Crime Library: Criminal Minds and Methods

Murder of JonBenet Ramsey

The Other Book

Steve Thomas, a former lead detective in the Ramsey case
Steve Thomas, a former lead detective in the Ramsey case

On April 9, Steve Thomas, one of the former lead detectives in the Ramsey case, also stepped into the media arena when he appeared on ABC's Good Morning America, saying he believed that Patsy Ramsey wrote the ransom note. Thomas, who had previously resigned in protest to what he called the "lack of aggressive prosecution of the case," was appearing on the show to promote his own book on the case called JonBenet: Inside the Ramsey Murder Investigation.

During the interview, Thomas described how out of 73 suspects whose writing samples were analyzed by experts in comparison with the note, Patsy Ramsey was the only one who could not be excluded as its author. He also accused Patsy Ramsey of changing her handwriting after the murder. "In the ransom note, almost exclusively the lowercase manuscript a was used, I think, 98 percent of the time," he said. "What was telling was that after the Ramseys were given a copy of the ransom note, the lowercase manuscript a almost disappeared entirely from Patsy's post-homicide writing. Writing samples from Ramseys' personal letters and notes she wrote before the killing contain 732 manuscript a's that look like the lowercase typewritten a, but they are written by hand. She switched to a cursive a after the murder."

Another point that Thomas made was that the ransom note was signed "S.B.T.C." which allegedly stands for what the note described as "a small foreign faction" that had kidnapped JonBenet for a $118,000 ransom. Thomas indicated that this fact also pointed to Patsy Ramsey, as she often used acronyms. He cited a Christmas note to a friend that was signed "P.P.R.B.S.J.," which she said stood for "Patsy Paugh Ramsey, Bachelor of Science in Journalism." He also said the tear pattern of the ransom-note paper matched Patsy Ramsey's personal note pad, and the felt-tip pen used to write the note matched a pen found in a cup in the Ramseys' kitchen.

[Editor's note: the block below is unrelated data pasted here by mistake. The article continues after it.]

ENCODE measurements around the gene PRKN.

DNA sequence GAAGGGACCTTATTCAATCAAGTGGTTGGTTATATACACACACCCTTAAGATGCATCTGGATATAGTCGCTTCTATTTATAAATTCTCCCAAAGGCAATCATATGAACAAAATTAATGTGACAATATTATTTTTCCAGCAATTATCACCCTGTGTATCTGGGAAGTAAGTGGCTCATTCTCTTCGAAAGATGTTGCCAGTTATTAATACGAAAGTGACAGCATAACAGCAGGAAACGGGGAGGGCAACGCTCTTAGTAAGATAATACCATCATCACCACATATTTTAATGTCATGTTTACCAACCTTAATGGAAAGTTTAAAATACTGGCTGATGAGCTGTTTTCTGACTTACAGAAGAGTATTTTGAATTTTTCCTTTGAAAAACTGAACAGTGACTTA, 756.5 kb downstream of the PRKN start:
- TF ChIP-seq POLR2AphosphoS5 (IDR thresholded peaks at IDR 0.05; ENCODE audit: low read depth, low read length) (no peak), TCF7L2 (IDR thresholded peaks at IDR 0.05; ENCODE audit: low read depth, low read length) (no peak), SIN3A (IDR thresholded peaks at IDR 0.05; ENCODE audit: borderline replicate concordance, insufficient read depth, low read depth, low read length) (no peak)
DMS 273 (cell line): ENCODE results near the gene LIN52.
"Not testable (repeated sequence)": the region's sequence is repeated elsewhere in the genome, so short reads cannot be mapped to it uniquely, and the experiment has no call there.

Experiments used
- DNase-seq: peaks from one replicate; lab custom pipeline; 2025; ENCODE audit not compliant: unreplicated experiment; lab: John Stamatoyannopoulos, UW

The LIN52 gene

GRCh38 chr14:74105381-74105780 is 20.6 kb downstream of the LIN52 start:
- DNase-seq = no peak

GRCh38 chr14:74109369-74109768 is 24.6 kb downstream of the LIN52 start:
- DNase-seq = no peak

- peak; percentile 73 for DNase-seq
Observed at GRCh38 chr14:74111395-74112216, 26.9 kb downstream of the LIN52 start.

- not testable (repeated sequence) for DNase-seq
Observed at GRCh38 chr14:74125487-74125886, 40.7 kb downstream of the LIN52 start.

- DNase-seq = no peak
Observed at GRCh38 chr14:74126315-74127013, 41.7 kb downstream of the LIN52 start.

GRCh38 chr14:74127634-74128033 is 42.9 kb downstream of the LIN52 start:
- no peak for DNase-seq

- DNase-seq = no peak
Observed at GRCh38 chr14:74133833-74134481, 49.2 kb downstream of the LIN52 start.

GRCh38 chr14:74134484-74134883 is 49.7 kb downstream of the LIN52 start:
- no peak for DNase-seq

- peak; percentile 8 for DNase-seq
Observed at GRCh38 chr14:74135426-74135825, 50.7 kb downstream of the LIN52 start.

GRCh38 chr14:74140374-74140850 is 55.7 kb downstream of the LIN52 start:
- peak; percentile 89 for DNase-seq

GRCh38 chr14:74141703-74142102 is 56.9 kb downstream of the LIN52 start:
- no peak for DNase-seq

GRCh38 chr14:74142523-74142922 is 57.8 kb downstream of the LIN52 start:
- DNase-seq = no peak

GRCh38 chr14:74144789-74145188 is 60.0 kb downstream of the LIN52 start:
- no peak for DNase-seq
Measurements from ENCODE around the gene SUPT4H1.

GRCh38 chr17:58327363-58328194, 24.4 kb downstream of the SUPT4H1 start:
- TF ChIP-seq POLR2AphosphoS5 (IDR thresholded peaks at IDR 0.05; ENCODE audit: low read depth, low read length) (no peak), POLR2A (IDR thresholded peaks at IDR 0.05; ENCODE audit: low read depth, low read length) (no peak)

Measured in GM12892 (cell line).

Another point of suspicion, Thomas felt, was when Ramsey said she found the note on the back stairs when police had found it on the hardwood floor.

Thomas bases his views on an analysis made of the ransom note by Donald Foster, a linguistics scholar who, it was later revealed, had previously offered his services to the Ramseys on June 18, 1997, because of his "strong belief in Patsy Ramsey's innocence." In a letter personally addressed to Patsy Ramsey, Foster wrote: "I know that you are innocent, know it, absolutely and unequivocally, I would stake my professional reputation on it, indeed, my faith in humanity. I believe you were an ideal mother, wise, protective, caring and truly devoted," before offering his services to help prove her innocence. Foster also describes the note and offers a theory as to its author: "It appears to have been written by a young adult with an adolescent imagination overheated by true crime literature and Hollywood thrillers." His offer of help was rejected.

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